What does it look like?
What is it?
One of the objectives of the Rosetta space mission, which has had us all enthralled over the last week, is to work out what comet 67 P is made out of. The idea is that armed with this information, we can then work out where in space the comet actually came from – giving us clues as to the origin of the solar system. To do this Rosetta carried a number of instruments, all of which were tested with minerals that could be making up the comet before it launched.
Along with primary minerals, such as Fosterite, and alteration minerals such as Talc, one mineral that was tested on Rosetta’s instruments was Melilite. Melilite is actually a family of minerals, like feldspar, and can have a range of chemical compositions. It’s characterised by isolated silicate units, with many other elements (on Earth these are usually calcium, potassium, sodium, aluminium and magnesium). In fact it is the magnesium in melilite which is very important – as isotopes of this element found in meteorites can be used to date processes back to the earliest point in our solar system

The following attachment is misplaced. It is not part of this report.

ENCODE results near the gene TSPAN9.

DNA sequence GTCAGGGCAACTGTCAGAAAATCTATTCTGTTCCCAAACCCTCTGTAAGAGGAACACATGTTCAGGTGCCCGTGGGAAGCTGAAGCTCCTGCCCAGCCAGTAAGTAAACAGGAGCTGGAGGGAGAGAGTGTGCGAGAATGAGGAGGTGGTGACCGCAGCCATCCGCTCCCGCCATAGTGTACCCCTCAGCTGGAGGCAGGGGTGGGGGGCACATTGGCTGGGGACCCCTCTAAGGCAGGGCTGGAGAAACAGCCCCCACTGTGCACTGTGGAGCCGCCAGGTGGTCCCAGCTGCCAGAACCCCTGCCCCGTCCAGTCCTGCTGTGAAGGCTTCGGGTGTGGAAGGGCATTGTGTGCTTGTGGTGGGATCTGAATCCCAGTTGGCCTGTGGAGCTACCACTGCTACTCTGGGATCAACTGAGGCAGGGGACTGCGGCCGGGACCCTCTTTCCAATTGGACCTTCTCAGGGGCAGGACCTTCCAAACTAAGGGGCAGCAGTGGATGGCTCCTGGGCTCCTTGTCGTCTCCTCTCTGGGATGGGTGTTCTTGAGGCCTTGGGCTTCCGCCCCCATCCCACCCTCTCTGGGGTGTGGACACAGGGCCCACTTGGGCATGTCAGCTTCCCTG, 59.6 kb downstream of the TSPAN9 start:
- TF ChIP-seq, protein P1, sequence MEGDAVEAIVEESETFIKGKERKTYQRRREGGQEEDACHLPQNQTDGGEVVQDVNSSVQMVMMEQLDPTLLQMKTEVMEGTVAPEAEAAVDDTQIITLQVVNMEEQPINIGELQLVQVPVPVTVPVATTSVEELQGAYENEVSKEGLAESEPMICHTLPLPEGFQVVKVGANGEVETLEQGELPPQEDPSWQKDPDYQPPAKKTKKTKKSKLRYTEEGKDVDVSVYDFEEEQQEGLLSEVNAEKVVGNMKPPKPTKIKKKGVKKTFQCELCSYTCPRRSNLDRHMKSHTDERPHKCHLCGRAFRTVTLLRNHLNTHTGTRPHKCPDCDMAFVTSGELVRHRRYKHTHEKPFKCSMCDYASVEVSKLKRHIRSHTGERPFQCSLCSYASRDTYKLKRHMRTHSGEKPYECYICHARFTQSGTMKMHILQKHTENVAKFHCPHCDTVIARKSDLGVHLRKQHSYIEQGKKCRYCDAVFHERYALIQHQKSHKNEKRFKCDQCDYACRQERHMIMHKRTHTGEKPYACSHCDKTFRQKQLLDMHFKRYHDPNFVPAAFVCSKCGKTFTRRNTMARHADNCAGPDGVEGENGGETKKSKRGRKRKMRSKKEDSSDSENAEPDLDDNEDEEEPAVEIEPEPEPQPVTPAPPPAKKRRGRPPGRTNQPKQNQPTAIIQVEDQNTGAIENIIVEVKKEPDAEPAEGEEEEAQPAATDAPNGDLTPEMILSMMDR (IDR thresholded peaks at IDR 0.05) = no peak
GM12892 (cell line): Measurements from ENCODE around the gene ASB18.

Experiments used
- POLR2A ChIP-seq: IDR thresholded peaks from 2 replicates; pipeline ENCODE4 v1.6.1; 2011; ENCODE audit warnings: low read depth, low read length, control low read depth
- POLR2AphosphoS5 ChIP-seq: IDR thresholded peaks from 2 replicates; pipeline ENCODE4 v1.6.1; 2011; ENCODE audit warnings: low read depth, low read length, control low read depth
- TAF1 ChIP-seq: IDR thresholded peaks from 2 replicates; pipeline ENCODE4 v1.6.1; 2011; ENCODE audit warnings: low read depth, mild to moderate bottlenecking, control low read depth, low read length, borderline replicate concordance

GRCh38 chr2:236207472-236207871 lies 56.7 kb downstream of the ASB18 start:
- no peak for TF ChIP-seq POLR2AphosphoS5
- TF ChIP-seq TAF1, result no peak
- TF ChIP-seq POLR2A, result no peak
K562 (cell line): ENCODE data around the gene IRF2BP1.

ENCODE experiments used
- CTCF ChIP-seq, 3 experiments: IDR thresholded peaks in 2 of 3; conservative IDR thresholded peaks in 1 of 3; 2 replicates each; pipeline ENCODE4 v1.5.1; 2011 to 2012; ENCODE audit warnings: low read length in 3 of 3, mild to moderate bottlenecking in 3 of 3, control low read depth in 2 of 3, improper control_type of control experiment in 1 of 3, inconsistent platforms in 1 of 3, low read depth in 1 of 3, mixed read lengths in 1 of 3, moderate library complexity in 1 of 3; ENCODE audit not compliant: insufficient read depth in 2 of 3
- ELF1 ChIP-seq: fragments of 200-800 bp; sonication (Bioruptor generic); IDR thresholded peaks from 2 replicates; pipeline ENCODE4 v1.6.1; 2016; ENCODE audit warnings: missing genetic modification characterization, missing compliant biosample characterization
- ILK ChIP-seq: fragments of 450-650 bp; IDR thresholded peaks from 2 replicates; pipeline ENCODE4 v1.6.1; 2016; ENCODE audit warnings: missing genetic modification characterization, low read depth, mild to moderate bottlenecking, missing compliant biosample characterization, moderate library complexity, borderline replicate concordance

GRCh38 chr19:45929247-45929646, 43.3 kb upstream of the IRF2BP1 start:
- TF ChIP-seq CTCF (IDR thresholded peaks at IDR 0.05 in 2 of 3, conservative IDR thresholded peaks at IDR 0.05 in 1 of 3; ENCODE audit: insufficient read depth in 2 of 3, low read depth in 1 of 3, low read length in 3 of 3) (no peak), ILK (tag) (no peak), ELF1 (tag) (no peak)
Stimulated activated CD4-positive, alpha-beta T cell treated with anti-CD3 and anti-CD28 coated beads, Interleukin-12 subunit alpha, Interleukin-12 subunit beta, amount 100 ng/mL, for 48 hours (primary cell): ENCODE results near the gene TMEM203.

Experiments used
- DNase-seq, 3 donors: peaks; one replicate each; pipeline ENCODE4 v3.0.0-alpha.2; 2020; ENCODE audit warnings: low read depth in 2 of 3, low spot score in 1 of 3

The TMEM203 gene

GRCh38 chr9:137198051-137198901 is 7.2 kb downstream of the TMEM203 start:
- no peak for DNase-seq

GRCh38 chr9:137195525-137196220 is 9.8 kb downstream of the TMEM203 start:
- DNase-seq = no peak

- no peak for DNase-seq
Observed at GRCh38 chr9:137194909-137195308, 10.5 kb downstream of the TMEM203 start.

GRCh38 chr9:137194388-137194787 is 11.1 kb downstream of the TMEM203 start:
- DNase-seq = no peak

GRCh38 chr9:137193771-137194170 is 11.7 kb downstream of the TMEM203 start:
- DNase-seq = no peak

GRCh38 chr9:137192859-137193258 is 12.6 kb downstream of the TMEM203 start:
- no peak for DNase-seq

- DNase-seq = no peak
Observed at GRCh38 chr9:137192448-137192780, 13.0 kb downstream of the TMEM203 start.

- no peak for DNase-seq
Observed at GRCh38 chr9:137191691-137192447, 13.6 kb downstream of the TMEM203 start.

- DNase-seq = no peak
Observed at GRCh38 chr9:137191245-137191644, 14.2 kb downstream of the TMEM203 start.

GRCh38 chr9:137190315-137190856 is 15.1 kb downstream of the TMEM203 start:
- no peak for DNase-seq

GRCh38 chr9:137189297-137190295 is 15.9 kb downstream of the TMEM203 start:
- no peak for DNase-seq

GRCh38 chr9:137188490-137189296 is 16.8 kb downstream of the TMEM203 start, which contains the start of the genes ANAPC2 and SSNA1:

Where did the structure come from?
The structure of melilite we’ve picture comes from work by Smith in 1953, and the structure parameters can be found in the American Mineral Database.